Context and Decision: Utility on a Union of Mixture Spaces

Suppose a decision-maker is willing to make statements of the form: “I prefer to choose alternative a when in context p, than to choose alternative b when in context q”. Contexts p and q may refer to given probability distributions over a set of states, and b and c to alternatives such as: “turn left” or “turn right” at a junction. In such decision problems, the set of alternatives is discrete and there is a continuum of possible contexts. I assume there is a is a mixture operation on the space of contexts (eg. convex combinations of lotteries), and propose a model that defines preferences over a collection of mixture spaces indexed by a discrete set. The model yields a spectrum of possibilities: some decision-makers are well represented by a standard von Neumann–Morgenstern type of utility function; whilst for others, utility across some or all the mixture spaces is only ordinally comparable. An application to the decision problem of Karni and Safra (2000) leads to a generalization, and shows that state-dependence and comparability are distinct concepts. A final application provides a novel way of modeling incomplete preferences and explaining the Allais paradox.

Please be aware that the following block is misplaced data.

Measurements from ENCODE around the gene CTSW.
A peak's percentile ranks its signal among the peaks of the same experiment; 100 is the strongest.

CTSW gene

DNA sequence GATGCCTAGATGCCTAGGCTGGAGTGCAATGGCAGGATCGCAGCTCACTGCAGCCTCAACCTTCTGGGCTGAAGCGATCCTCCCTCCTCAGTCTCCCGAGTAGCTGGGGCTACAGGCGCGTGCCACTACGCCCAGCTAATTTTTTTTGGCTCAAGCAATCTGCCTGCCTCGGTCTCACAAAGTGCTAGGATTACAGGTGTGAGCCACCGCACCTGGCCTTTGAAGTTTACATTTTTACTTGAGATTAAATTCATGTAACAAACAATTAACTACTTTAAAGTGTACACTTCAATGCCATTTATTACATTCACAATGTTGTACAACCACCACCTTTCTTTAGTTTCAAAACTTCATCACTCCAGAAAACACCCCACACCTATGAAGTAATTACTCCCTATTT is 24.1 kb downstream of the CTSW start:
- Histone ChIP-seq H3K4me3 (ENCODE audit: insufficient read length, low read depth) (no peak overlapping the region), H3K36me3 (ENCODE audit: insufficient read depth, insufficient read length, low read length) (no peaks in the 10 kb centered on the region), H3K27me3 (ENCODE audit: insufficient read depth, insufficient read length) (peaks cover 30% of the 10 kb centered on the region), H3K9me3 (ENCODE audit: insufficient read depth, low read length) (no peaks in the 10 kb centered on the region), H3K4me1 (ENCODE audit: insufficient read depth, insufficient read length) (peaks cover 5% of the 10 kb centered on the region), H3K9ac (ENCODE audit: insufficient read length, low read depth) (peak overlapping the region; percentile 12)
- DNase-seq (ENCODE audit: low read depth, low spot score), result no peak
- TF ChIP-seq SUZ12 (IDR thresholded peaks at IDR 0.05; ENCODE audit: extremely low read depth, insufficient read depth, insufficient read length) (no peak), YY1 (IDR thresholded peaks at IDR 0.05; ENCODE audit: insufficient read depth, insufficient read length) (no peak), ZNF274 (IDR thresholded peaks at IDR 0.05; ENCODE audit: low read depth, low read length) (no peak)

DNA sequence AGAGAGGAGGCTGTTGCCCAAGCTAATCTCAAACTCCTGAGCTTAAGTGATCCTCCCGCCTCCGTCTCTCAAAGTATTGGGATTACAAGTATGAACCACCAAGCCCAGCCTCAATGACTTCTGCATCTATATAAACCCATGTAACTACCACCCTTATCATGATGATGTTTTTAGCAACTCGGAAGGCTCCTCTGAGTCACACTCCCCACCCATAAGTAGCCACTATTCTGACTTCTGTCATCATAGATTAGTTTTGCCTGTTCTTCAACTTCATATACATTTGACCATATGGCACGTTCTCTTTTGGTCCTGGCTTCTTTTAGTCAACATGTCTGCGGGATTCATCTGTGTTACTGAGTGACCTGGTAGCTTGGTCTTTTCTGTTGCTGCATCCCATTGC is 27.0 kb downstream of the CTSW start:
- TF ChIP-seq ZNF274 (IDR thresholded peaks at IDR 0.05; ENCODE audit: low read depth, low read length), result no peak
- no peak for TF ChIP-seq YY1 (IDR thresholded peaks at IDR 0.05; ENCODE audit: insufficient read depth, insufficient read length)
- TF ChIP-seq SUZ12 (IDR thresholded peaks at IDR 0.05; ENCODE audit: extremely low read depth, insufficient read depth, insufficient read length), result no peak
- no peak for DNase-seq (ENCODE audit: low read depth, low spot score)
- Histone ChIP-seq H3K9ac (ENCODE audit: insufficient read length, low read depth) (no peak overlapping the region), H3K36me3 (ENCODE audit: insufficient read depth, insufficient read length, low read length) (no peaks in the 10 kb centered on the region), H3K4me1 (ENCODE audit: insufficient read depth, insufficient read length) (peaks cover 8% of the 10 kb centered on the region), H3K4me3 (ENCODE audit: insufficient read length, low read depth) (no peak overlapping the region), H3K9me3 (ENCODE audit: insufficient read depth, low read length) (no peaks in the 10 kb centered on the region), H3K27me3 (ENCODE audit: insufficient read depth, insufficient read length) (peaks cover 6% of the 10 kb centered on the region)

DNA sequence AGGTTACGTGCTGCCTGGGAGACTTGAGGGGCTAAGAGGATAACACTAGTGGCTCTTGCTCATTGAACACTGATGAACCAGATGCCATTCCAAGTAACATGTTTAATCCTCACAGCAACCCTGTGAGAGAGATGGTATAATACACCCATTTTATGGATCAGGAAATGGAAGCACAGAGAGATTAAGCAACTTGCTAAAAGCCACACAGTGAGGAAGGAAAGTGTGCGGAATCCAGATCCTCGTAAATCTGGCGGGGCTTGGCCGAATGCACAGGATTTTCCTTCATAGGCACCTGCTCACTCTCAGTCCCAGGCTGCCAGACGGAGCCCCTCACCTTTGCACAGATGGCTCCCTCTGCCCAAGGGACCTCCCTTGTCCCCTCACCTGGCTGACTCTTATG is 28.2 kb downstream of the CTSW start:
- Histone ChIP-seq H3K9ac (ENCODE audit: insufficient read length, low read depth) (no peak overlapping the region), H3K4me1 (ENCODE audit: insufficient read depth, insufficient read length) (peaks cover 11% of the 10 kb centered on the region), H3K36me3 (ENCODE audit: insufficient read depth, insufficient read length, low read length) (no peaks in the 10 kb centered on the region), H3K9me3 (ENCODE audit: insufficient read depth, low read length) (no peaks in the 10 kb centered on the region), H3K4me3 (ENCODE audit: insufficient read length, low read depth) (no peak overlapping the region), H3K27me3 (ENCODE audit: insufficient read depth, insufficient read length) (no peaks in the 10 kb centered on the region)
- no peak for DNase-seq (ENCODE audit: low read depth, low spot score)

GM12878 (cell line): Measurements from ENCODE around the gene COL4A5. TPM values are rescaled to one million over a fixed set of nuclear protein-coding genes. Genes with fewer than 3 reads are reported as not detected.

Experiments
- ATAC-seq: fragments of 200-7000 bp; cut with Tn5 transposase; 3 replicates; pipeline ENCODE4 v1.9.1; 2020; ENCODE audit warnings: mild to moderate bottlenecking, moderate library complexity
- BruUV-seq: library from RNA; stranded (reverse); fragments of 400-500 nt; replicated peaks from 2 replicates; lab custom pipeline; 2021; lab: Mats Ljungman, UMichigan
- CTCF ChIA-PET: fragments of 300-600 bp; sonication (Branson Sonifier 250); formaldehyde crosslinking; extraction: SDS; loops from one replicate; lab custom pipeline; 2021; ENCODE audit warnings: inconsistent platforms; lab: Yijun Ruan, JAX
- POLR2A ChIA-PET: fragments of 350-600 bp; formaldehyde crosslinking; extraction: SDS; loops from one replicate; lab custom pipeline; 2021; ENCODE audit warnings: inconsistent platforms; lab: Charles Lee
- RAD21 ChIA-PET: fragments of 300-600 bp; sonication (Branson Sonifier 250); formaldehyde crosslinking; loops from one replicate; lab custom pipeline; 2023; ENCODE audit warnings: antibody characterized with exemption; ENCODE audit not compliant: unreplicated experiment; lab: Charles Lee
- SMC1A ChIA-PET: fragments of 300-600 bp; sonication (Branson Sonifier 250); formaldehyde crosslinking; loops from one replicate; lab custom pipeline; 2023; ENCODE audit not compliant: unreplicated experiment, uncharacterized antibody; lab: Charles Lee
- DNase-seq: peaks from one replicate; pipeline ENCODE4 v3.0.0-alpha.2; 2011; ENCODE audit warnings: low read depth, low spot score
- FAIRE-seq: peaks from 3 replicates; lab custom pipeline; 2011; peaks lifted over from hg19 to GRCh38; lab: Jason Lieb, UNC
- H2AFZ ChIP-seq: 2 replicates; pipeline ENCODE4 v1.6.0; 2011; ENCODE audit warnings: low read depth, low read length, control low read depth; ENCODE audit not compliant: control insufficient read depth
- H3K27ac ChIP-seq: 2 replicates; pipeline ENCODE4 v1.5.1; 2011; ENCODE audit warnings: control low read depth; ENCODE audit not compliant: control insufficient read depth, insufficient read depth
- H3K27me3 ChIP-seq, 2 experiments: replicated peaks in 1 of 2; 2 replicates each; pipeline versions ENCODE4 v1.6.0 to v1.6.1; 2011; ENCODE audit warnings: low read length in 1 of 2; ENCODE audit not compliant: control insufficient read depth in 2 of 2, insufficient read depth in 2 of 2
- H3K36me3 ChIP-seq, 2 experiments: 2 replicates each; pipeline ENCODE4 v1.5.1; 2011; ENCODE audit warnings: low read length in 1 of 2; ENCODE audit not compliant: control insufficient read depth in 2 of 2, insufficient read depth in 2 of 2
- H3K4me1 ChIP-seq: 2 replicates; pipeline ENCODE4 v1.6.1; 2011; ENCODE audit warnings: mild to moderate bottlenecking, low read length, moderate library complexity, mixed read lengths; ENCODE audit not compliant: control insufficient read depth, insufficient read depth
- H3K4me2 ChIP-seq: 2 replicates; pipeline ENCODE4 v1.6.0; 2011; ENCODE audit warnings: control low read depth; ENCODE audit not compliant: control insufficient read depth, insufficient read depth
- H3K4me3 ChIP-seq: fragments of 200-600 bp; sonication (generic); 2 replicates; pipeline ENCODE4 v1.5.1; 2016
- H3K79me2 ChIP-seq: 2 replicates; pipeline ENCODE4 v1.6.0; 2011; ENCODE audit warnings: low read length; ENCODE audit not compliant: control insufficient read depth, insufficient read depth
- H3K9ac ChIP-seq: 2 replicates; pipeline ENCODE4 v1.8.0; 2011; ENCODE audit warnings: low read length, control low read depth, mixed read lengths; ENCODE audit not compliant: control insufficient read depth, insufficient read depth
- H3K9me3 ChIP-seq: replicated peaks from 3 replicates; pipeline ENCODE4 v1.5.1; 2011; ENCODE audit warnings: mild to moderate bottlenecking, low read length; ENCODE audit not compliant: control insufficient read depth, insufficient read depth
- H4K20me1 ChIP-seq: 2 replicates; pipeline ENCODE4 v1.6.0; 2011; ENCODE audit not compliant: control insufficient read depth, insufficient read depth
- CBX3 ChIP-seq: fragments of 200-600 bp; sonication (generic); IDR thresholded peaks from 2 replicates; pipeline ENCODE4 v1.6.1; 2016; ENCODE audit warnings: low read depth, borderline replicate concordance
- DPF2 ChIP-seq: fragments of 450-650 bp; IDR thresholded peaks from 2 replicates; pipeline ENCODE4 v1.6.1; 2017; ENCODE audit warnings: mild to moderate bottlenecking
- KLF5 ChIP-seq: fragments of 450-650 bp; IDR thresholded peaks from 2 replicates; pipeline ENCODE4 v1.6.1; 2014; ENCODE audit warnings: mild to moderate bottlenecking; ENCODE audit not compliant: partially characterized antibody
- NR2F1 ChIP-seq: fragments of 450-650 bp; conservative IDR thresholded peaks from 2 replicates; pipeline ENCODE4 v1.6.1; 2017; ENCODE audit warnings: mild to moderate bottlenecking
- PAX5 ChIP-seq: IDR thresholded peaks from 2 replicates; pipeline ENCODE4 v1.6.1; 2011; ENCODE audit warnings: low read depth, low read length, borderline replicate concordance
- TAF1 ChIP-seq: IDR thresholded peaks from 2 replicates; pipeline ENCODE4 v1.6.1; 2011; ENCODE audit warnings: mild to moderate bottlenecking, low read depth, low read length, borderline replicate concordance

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Working or Discussion Paper
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WERP 973

 Record created 2018-04-05, last modified 2018-04-05

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